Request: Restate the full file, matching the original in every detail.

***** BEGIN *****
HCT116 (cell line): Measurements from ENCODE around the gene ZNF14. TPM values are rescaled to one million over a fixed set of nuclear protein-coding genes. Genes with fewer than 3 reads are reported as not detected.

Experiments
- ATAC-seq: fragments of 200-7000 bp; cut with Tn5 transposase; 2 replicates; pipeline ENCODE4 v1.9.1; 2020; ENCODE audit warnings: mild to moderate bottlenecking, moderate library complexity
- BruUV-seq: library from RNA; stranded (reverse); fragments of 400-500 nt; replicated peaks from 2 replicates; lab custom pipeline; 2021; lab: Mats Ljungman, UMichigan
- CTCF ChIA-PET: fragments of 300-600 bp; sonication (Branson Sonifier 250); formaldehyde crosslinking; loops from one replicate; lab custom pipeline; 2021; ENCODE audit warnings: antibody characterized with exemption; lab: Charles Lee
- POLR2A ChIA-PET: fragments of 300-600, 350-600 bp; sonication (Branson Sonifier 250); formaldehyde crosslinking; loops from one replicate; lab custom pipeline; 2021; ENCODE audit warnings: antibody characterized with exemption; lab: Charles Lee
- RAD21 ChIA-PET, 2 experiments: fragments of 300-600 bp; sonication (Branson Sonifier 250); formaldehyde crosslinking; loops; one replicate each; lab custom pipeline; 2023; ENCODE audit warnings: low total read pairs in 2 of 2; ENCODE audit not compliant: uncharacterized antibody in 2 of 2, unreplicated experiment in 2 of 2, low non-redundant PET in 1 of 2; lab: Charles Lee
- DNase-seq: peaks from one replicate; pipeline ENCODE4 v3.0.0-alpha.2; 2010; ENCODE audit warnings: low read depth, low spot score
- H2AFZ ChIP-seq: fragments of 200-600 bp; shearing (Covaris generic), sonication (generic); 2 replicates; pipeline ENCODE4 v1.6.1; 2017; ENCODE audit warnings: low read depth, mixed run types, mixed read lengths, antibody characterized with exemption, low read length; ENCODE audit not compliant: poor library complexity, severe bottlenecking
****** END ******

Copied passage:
HCT116 (cell line): Measurements from ENCODE around the gene ZNF14. TPM values are rescaled to one million over a fixed set of nuclear protein-coding genes. Genes with fewer than 3 reads are reported as not detected.

Experiments
- ATAC-seq: fragments of 200-7000 bp; cut with Tn5 transposase; 2 replicates; pipeline ENCODE4 v1.9.1; 2020; ENCODE audit warnings: mild to moderate bottlenecking, moderate library complexity
- BruUV-seq: library from RNA; stranded (reverse); fragments of 400-500 nt; replicated peaks from 2 replicates; lab custom pipeline; 2021; lab: Mats Ljungman, UMichigan
- CTCF ChIA-PET: fragments of 300-600 bp; sonication (Branson Sonifier 250); formaldehyde crosslinking; loops from one replicate; lab custom pipeline; 2021; ENCODE audit warnings: antibody characterized with exemption; lab: Charles Lee
- POLR2A ChIA-PET: fragments of 300-600, 350-600 bp; sonication (Branson Sonifier 250); formaldehyde crosslinking; loops from one replicate; lab custom pipeline; 2021; ENCODE audit warnings: antibody characterized with exemption; lab: Charles Lee
- RAD21 ChIA-PET, 2 experiments: fragments of 300-600 bp; sonication (Branson Sonifier 250); formaldehyde crosslinking; loops; one replicate each; lab custom pipeline; 2023; ENCODE audit warnings: low total read pairs in 2 of 2; ENCODE audit not compliant: uncharacterized antibody in 2 of 2, unreplicated experiment in 2 of 2, low non-redundant PET in 1 of 2; lab: Charles Lee
- DNase-seq: peaks from one replicate; pipeline ENCODE4 v3.0.0-alpha.2; 2010; ENCODE audit warnings: low read depth, low spot score
- H2AFZ ChIP-seq: fragments of 200-600 bp; shearing (Covaris generic), sonication (generic); 2 replicates; pipeline ENCODE4 v1.6.1; 2017; ENCODE audit warnings: low read depth, mixed run types, mixed read lengths, antibody characterized with exemption, low read length; ENCODE audit not compliant: poor library complexity, severe bottlenecking